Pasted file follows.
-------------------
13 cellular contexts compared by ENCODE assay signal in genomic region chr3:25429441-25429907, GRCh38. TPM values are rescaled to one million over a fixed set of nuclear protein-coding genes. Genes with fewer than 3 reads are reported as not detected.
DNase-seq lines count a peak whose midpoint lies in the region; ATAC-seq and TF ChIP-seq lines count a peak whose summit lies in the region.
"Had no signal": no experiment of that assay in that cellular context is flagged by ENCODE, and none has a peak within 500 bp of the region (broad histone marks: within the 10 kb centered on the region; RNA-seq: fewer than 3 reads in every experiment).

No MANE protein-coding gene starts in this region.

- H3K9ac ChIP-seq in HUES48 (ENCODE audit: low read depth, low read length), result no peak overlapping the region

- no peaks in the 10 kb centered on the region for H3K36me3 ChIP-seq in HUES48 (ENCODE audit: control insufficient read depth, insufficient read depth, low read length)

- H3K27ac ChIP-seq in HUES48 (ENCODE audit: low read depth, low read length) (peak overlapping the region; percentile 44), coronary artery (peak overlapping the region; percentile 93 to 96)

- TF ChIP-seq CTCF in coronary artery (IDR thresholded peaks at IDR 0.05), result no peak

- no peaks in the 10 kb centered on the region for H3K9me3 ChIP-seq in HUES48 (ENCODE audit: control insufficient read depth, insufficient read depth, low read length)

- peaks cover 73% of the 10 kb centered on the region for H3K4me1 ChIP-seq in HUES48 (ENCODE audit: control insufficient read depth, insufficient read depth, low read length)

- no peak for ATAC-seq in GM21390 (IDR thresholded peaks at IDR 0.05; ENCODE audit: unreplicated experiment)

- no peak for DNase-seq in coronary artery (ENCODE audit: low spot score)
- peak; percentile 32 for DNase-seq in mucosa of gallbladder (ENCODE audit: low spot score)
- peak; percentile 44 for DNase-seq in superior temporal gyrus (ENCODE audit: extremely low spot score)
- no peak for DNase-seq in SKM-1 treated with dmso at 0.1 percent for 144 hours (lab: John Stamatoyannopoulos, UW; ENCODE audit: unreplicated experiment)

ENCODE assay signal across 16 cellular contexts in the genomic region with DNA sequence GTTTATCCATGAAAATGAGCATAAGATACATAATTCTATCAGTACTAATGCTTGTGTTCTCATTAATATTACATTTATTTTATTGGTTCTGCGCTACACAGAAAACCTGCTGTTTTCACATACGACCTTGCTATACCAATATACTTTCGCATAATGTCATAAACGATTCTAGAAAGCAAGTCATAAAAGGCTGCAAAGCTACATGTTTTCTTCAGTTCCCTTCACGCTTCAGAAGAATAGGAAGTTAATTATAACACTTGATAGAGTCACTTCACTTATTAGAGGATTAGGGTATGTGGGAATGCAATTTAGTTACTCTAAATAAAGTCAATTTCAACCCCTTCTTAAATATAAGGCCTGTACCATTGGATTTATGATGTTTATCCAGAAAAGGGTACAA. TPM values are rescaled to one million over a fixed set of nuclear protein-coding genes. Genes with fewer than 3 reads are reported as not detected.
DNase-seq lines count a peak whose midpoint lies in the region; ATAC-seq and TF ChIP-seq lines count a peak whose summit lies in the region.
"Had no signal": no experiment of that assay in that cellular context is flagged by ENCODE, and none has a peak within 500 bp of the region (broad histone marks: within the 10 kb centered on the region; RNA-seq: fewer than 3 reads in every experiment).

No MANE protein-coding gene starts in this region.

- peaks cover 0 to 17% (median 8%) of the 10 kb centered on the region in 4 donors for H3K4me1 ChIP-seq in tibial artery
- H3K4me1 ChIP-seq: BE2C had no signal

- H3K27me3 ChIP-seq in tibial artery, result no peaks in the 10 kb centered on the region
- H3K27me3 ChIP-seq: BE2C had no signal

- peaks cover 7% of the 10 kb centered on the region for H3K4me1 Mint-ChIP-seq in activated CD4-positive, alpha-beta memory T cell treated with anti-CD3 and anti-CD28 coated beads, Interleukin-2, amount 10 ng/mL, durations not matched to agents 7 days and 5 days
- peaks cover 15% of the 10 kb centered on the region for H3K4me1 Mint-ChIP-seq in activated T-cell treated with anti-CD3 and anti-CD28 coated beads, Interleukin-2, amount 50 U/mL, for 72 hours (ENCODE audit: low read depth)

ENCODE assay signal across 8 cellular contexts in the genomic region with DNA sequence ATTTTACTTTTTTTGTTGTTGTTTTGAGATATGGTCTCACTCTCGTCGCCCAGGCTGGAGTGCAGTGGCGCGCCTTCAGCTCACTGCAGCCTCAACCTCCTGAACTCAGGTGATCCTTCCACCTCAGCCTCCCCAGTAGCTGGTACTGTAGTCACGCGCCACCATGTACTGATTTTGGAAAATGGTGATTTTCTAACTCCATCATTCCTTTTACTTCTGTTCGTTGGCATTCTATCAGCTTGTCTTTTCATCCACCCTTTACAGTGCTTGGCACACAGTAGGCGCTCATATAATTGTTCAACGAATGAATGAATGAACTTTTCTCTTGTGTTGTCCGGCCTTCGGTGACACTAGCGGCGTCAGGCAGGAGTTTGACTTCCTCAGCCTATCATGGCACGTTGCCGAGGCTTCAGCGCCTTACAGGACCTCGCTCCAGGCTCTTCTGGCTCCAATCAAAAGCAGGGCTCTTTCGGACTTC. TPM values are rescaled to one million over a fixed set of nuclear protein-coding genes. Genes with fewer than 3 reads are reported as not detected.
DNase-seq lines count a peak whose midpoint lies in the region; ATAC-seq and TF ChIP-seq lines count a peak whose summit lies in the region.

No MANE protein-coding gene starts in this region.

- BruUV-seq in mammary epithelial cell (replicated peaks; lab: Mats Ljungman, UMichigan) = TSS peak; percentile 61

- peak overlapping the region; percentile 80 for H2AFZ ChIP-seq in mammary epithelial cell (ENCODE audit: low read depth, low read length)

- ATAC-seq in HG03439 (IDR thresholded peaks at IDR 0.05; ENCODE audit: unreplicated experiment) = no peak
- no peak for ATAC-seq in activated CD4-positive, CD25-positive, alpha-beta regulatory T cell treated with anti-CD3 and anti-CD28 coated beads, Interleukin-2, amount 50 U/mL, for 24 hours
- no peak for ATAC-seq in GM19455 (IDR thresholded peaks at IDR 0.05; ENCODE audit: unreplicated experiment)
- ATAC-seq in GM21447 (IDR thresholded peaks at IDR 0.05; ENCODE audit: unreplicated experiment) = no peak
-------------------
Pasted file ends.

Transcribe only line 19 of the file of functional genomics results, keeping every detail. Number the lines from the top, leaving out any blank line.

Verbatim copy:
No MANE protein-coding gene starts in this region.